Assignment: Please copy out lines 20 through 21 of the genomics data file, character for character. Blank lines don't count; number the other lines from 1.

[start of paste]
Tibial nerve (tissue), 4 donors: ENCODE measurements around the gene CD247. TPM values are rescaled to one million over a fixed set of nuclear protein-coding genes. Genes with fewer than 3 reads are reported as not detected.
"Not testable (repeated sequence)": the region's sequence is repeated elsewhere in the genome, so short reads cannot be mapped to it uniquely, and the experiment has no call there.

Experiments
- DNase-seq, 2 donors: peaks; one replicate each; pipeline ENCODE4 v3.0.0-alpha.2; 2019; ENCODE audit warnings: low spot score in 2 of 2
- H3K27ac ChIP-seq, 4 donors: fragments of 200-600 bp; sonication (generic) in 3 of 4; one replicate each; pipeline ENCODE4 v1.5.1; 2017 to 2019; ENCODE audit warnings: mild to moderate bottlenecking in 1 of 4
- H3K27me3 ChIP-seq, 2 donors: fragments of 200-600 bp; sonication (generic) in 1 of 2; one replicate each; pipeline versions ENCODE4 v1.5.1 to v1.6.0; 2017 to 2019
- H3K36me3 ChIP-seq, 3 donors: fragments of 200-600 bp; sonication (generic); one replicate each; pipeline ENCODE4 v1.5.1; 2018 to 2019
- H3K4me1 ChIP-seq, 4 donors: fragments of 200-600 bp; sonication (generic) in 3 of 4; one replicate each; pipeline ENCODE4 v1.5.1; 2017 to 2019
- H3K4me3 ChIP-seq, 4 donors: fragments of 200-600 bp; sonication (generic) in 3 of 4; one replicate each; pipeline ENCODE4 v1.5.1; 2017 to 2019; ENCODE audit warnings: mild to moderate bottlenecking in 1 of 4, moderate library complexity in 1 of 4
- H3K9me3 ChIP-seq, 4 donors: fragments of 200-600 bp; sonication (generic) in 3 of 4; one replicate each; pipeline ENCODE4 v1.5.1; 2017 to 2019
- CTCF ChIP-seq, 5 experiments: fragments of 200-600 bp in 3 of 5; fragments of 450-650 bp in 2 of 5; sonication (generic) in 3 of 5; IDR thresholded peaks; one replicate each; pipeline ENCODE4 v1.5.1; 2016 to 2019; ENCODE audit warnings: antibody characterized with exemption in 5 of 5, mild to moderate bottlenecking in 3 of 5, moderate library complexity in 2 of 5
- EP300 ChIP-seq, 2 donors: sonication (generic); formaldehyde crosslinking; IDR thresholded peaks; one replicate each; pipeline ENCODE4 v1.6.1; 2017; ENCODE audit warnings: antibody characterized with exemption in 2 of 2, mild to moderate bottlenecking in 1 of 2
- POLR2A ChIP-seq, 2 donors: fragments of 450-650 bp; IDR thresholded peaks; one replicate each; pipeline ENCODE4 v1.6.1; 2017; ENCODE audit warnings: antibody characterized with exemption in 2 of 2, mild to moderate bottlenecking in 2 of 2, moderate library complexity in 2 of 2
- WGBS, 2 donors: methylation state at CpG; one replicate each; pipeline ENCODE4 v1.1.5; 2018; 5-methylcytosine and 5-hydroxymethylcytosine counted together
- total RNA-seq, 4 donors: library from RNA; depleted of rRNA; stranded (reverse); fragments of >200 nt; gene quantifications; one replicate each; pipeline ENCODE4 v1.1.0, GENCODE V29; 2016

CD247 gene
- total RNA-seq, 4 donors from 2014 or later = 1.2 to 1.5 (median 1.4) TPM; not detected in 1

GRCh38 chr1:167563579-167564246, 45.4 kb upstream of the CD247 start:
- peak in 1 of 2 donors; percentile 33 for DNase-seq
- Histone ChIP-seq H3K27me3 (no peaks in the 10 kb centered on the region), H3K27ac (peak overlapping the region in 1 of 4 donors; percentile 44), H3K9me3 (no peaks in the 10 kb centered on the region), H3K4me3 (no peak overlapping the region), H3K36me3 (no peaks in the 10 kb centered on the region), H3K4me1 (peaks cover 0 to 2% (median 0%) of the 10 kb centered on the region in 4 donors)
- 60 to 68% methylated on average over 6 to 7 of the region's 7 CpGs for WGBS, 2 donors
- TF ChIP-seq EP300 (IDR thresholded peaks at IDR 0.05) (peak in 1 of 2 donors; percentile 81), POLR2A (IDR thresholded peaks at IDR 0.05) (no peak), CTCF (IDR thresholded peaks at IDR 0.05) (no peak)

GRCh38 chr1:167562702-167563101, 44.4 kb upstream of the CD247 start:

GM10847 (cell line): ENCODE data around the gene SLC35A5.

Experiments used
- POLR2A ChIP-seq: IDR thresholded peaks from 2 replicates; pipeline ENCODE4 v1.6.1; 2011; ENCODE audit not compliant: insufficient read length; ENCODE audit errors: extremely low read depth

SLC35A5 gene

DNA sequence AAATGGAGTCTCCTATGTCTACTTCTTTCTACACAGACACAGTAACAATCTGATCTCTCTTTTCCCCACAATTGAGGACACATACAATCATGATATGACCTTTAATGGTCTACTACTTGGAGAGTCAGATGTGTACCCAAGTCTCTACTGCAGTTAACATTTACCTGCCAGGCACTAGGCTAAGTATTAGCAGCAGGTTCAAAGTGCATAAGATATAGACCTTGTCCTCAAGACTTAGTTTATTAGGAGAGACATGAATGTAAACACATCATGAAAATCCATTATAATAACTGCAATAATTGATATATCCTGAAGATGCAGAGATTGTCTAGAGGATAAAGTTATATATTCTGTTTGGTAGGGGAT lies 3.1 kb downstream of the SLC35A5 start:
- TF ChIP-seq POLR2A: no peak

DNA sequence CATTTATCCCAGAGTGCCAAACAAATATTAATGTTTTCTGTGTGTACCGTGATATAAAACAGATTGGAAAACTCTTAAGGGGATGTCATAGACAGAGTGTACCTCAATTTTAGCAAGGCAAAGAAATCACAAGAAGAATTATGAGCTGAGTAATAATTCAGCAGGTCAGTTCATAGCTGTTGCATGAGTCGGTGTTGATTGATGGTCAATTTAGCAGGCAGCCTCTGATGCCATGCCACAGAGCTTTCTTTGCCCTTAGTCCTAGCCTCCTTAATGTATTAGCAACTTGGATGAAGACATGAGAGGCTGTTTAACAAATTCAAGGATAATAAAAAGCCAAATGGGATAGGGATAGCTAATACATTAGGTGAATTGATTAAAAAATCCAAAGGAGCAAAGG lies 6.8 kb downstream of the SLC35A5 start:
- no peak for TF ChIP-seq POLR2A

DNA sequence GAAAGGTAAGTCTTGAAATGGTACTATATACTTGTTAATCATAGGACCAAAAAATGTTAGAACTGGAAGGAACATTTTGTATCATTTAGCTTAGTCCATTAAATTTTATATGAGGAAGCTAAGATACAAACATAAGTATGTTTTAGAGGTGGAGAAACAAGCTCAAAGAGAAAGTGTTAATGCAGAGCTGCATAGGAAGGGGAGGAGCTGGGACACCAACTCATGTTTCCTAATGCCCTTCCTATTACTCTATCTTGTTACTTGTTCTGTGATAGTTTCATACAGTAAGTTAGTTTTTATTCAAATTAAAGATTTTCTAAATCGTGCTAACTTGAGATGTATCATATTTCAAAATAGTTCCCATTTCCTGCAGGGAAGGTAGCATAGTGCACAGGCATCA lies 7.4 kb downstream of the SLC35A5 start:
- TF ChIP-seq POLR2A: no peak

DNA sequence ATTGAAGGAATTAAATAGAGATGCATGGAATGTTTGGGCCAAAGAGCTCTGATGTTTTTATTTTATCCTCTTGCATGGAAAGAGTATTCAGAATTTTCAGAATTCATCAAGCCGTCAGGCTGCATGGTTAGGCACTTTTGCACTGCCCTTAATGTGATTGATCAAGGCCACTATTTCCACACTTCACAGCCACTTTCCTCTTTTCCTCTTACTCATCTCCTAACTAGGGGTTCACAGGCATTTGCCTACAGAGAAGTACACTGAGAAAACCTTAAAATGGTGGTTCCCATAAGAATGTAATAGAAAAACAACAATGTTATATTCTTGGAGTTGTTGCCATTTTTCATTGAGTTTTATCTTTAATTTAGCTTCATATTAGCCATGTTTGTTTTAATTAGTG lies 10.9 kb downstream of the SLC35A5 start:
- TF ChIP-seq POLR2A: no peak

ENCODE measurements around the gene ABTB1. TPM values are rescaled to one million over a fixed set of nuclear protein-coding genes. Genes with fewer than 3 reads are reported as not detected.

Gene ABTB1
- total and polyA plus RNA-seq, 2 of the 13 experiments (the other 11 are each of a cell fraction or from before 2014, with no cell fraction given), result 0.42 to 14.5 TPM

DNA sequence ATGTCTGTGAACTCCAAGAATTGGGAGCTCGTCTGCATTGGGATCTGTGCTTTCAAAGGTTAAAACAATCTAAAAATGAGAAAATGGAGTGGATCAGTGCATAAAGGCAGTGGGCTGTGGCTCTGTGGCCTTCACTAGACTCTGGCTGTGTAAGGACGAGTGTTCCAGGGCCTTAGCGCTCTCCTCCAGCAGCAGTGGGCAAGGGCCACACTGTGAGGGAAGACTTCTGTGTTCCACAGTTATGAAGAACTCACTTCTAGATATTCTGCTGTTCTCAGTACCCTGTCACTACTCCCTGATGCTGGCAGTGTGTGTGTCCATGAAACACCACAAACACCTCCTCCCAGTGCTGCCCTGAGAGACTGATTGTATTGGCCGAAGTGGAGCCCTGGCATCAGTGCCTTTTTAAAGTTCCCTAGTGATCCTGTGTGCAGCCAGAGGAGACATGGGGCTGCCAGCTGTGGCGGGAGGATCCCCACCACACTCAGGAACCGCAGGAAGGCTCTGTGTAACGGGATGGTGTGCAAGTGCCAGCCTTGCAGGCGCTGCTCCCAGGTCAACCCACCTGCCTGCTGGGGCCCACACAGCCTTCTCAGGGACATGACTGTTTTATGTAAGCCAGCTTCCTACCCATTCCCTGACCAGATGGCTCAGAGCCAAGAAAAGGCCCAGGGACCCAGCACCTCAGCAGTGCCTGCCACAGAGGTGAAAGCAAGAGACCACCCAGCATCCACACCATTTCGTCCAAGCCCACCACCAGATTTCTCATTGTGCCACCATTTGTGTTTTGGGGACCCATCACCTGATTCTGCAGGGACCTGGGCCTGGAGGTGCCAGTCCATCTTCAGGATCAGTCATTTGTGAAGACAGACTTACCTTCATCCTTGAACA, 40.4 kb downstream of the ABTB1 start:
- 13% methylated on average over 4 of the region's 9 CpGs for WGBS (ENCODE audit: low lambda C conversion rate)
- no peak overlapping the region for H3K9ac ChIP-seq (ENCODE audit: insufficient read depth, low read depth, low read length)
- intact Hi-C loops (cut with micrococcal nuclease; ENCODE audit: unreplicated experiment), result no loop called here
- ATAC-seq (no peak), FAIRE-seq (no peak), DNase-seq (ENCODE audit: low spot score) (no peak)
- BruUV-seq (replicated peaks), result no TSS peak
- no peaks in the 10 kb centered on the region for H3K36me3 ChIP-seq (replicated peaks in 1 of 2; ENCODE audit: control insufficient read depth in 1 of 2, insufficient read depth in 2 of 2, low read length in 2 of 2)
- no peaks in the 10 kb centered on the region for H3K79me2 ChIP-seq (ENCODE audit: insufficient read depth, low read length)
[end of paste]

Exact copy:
- Histone ChIP-seq H3K27me3 (no peaks in the 10 kb centered on the region), H3K27ac (peak overlapping the region in 1 of 4 donors; percentile 44), H3K9me3 (no peaks in the 10 kb centered on the region), H3K4me3 (no peak overlapping the region), H3K36me3 (no peaks in the 10 kb centered on the region), H3K4me1 (peaks cover 0 to 2% (median 0%) of the 10 kb centered on the region in 4 donors)
- 60 to 68% methylated on average over 6 to 7 of the region's 7 CpGs for WGBS, 2 donors